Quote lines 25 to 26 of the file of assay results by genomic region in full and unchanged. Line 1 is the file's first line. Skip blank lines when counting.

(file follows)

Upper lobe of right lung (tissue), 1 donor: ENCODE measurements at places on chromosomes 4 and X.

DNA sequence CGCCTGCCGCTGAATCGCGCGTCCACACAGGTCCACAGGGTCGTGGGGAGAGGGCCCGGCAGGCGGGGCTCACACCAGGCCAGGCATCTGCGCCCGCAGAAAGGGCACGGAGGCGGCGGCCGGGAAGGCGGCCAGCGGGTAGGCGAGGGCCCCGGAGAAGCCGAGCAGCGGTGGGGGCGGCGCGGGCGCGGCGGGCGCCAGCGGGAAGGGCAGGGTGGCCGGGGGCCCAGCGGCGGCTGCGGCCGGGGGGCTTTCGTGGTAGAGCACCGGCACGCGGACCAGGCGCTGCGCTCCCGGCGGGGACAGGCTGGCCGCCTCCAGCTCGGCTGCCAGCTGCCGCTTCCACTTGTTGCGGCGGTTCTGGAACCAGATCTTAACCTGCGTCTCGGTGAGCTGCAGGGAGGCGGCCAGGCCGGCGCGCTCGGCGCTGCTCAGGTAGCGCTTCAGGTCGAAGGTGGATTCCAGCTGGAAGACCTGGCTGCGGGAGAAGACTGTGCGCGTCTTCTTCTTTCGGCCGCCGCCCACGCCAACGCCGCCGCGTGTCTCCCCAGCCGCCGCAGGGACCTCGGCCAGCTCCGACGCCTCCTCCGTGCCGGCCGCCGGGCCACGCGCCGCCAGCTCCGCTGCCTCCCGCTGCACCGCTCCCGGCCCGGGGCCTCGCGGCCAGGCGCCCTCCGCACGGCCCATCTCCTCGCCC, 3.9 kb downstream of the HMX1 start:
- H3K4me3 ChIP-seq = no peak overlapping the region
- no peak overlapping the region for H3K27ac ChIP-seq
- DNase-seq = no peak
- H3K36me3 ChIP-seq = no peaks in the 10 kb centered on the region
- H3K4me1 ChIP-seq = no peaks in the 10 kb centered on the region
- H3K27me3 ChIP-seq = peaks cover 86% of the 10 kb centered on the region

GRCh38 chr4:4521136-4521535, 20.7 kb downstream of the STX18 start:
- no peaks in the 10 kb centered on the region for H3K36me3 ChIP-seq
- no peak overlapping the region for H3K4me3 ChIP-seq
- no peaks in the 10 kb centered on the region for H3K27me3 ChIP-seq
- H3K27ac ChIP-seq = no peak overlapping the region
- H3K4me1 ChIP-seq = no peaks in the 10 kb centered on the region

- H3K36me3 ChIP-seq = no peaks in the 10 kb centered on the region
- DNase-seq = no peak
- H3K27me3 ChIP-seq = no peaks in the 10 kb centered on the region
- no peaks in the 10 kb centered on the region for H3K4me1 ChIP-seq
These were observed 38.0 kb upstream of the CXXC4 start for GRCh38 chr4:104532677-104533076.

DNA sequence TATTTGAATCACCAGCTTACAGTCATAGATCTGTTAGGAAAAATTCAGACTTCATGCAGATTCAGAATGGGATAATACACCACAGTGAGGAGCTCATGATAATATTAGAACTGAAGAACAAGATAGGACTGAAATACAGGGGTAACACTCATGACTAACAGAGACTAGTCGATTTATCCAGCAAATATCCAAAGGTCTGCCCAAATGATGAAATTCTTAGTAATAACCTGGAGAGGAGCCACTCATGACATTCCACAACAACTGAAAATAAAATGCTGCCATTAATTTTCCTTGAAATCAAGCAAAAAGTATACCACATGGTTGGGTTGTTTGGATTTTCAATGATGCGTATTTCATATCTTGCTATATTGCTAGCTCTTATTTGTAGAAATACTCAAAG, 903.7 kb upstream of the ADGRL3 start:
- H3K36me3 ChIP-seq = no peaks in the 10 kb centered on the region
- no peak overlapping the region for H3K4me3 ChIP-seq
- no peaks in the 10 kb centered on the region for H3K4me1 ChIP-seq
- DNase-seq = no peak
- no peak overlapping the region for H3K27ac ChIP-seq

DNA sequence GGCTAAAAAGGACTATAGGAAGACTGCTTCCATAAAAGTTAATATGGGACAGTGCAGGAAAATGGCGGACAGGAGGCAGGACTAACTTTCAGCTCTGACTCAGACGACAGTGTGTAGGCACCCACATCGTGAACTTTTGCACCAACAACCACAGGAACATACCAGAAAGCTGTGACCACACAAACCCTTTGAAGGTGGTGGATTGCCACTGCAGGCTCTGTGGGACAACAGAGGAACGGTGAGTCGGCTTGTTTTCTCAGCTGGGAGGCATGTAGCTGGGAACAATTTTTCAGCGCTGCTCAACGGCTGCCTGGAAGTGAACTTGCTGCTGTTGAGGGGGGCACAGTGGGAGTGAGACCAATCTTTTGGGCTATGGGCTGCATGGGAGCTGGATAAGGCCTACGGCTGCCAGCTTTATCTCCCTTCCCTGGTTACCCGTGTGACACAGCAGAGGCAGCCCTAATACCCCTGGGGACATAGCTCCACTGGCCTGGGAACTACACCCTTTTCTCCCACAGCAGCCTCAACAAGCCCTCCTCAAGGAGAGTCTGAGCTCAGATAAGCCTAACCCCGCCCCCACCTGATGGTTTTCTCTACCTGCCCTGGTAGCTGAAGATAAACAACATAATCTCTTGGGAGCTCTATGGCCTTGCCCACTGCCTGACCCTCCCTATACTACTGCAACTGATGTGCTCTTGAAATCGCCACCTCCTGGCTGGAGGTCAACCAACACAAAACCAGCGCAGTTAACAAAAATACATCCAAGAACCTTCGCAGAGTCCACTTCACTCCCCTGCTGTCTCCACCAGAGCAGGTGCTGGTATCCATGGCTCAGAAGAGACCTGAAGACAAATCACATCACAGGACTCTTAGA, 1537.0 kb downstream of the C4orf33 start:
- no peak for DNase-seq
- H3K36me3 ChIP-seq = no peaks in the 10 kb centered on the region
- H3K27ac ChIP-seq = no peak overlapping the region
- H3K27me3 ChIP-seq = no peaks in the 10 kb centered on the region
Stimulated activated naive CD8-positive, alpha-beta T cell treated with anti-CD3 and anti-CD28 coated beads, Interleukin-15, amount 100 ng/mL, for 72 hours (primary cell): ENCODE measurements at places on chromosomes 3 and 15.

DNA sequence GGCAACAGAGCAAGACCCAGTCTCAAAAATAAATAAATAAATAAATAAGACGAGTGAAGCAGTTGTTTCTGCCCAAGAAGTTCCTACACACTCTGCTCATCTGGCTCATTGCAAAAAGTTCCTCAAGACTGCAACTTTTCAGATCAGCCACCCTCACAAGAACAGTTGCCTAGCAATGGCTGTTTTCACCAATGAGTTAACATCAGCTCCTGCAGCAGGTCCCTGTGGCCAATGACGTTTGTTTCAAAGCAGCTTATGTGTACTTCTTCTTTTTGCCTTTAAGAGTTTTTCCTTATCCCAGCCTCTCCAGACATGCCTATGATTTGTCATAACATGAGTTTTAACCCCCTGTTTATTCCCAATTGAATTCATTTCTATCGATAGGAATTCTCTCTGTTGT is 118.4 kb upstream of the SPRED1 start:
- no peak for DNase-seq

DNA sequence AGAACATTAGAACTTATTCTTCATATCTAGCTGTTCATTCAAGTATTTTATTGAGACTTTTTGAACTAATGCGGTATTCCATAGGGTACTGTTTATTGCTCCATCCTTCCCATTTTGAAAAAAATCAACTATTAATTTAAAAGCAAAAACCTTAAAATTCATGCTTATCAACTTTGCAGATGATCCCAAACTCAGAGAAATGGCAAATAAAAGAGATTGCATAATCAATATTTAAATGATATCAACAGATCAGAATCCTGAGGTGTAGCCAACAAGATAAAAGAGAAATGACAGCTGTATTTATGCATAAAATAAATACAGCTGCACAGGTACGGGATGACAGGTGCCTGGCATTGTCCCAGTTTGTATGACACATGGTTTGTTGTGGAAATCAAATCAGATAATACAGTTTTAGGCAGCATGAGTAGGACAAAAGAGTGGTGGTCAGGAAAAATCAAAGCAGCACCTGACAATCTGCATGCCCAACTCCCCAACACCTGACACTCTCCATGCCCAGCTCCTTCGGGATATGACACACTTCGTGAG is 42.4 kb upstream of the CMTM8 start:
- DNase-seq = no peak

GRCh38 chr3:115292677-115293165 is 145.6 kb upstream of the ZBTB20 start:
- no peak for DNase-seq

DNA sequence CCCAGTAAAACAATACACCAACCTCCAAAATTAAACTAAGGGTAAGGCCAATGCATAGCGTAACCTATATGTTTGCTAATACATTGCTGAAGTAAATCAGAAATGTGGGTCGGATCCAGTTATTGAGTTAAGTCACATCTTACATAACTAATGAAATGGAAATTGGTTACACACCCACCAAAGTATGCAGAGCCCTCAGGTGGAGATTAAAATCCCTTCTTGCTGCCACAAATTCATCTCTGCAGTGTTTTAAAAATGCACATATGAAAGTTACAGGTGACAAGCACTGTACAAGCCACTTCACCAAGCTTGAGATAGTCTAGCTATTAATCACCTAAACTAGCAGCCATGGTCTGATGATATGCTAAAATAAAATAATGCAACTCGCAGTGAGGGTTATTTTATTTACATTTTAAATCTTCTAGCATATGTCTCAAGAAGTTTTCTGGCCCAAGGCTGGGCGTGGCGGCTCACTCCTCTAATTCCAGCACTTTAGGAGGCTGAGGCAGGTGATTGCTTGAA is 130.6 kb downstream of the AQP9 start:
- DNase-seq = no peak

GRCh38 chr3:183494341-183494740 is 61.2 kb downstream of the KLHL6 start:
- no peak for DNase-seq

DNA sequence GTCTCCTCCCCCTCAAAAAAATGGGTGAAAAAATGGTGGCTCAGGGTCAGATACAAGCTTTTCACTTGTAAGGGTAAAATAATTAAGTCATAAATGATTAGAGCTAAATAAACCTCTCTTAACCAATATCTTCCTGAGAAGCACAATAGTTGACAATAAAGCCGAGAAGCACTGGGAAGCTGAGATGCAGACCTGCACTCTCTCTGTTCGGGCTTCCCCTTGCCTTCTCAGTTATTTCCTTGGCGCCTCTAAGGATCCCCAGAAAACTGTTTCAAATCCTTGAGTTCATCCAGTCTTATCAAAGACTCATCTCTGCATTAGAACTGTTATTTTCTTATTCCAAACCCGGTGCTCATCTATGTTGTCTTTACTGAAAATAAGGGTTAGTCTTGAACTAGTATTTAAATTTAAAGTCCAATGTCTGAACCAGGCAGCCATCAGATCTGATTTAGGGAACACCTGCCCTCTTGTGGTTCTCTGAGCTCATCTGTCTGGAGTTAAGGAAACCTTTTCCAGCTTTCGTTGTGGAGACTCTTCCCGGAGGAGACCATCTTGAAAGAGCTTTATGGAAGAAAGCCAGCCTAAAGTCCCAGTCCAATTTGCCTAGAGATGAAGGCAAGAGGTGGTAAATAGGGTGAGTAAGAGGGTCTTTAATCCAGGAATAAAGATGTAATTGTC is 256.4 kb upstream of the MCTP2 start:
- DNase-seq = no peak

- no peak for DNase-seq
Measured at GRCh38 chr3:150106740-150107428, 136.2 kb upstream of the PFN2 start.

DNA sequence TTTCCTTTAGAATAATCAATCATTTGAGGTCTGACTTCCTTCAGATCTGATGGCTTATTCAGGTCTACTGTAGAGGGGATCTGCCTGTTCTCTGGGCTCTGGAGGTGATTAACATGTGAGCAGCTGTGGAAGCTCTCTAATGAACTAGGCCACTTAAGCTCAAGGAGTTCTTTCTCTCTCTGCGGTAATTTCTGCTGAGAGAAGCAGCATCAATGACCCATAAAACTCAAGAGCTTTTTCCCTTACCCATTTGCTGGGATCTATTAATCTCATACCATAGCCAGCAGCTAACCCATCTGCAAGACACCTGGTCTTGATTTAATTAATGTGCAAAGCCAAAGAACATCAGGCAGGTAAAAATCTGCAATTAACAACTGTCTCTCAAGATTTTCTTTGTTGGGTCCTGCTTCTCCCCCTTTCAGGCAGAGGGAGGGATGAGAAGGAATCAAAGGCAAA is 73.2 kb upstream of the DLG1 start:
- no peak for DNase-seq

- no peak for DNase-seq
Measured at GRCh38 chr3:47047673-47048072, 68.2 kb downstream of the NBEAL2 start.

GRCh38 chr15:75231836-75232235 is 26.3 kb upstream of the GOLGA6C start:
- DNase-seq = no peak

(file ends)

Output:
- no peak overlapping the region for H3K27ac ChIP-seq

DNA sequence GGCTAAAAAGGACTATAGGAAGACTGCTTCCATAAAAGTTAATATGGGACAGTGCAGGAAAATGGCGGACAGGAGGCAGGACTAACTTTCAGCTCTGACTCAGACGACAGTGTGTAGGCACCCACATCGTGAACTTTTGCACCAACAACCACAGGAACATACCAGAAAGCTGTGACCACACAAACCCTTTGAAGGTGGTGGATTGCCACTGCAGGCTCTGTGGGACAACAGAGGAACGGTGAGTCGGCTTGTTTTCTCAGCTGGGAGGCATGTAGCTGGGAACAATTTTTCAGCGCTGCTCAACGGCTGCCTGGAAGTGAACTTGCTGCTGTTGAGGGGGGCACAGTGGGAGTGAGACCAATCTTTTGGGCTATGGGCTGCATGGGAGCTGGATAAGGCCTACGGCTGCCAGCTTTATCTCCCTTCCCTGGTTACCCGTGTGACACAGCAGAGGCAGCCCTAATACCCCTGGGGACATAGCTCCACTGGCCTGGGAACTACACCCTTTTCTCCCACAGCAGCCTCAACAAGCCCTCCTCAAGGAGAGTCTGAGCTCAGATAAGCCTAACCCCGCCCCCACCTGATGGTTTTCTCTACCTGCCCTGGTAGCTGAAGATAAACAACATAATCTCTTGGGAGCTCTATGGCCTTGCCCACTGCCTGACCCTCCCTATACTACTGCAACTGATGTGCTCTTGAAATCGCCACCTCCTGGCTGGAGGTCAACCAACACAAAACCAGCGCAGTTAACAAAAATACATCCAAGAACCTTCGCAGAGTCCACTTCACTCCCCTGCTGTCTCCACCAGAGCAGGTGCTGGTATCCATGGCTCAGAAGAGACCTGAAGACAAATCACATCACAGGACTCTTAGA, 1537.0 kb downstream of the C4orf33 start: